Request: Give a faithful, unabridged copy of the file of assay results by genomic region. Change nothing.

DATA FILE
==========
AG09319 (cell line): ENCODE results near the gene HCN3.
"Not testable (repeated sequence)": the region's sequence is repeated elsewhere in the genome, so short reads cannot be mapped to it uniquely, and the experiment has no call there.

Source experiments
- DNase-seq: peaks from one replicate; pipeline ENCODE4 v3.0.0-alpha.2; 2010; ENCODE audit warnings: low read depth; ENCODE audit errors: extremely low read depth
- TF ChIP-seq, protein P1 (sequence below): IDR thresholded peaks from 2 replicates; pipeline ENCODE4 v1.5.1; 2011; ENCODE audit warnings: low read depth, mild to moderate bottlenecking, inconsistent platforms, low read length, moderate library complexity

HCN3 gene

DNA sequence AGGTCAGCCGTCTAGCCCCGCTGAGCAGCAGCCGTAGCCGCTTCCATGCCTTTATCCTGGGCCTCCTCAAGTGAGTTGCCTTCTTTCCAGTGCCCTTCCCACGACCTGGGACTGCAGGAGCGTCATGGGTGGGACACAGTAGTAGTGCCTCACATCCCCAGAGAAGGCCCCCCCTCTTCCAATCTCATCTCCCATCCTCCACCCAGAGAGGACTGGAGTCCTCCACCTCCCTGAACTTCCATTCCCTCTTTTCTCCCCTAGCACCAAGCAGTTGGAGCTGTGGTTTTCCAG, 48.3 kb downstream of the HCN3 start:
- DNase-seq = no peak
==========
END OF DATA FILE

AG09319 (cell line): ENCODE results near the gene HCN3.
"Not testable (repeated sequence)": the region's sequence is repeated elsewhere in the genome, so short reads cannot be mapped to it uniquely, and the experiment has no call there.

Source experiments
- DNase-seq: peaks from one replicate; pipeline ENCODE4 v3.0.0-alpha.2; 2010; ENCODE audit warnings: low read depth; ENCODE audit errors: extremely low read depth
- TF ChIP-seq, protein P1 (sequence below): IDR thresholded peaks from 2 replicates; pipeline ENCODE4 v1.5.1; 2011; ENCODE audit warnings: low read depth, mild to moderate bottlenecking, inconsistent platforms, low read length, moderate library complexity

HCN3 gene

DNA sequence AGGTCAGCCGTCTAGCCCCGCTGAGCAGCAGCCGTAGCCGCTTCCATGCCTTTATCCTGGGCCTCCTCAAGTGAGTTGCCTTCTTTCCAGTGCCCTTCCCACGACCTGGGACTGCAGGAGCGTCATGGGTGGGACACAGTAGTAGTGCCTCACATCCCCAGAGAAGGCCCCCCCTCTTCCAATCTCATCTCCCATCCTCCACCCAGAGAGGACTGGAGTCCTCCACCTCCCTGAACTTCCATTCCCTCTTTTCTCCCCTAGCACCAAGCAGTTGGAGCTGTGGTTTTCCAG, 48.3 kb downstream of the HCN3 start:
- DNase-seq = no peak